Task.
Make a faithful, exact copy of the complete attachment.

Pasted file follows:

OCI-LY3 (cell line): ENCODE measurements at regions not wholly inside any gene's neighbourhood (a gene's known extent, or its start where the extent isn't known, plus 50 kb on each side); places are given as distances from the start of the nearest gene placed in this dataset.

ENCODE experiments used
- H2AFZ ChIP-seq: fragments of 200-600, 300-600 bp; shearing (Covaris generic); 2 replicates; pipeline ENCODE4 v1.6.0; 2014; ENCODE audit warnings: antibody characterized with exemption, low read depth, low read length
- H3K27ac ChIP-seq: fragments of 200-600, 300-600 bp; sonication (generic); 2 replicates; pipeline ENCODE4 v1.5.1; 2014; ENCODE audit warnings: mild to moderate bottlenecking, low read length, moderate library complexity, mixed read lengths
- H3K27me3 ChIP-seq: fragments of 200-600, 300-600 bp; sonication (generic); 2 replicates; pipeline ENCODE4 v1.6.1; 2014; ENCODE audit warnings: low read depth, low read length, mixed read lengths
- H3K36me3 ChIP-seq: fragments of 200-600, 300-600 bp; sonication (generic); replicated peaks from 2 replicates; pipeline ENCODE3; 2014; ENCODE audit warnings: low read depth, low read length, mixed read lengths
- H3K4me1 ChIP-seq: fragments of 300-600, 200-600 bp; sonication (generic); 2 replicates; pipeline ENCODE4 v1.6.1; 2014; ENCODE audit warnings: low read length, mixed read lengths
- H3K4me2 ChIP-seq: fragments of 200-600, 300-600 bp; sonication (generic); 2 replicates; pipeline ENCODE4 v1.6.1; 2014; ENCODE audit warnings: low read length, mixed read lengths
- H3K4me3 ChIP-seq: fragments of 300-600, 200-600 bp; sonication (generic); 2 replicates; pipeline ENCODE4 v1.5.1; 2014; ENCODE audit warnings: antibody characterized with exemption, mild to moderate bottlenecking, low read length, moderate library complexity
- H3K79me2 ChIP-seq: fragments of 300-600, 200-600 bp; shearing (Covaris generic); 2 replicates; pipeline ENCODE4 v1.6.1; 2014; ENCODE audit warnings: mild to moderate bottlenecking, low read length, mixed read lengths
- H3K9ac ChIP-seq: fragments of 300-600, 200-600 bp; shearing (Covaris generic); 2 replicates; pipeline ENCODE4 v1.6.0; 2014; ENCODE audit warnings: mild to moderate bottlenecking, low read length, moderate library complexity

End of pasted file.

OCI-LY3 (cell line): ENCODE measurements at regions not wholly inside any gene's neighbourhood (a gene's known extent, or its start where the extent isn't known, plus 50 kb on each side); places are given as distances from the start of the nearest gene placed in this dataset.

ENCODE experiments used
- H2AFZ ChIP-seq: fragments of 200-600, 300-600 bp; shearing (Covaris generic); 2 replicates; pipeline ENCODE4 v1.6.0; 2014; ENCODE audit warnings: antibody characterized with exemption, low read depth, low read length
- H3K27ac ChIP-seq: fragments of 200-600, 300-600 bp; sonication (generic); 2 replicates; pipeline ENCODE4 v1.5.1; 2014; ENCODE audit warnings: mild to moderate bottlenecking, low read length, moderate library complexity, mixed read lengths
- H3K27me3 ChIP-seq: fragments of 200-600, 300-600 bp; sonication (generic); 2 replicates; pipeline ENCODE4 v1.6.1; 2014; ENCODE audit warnings: low read depth, low read length, mixed read lengths
- H3K36me3 ChIP-seq: fragments of 200-600, 300-600 bp; sonication (generic); replicated peaks from 2 replicates; pipeline ENCODE3; 2014; ENCODE audit warnings: low read depth, low read length, mixed read lengths
- H3K4me1 ChIP-seq: fragments of 300-600, 200-600 bp; sonication (generic); 2 replicates; pipeline ENCODE4 v1.6.1; 2014; ENCODE audit warnings: low read length, mixed read lengths
- H3K4me2 ChIP-seq: fragments of 200-600, 300-600 bp; sonication (generic); 2 replicates; pipeline ENCODE4 v1.6.1; 2014; ENCODE audit warnings: low read length, mixed read lengths
- H3K4me3 ChIP-seq: fragments of 300-600, 200-600 bp; sonication (generic); 2 replicates; pipeline ENCODE4 v1.5.1; 2014; ENCODE audit warnings: antibody characterized with exemption, mild to moderate bottlenecking, low read length, moderate library complexity
- H3K79me2 ChIP-seq: fragments of 300-600, 200-600 bp; shearing (Covaris generic); 2 replicates; pipeline ENCODE4 v1.6.1; 2014; ENCODE audit warnings: mild to moderate bottlenecking, low read length, mixed read lengths
- H3K9ac ChIP-seq: fragments of 300-600, 200-600 bp; shearing (Covaris generic); 2 replicates; pipeline ENCODE4 v1.6.0; 2014; ENCODE audit warnings: mild to moderate bottlenecking, low read length, moderate library complexity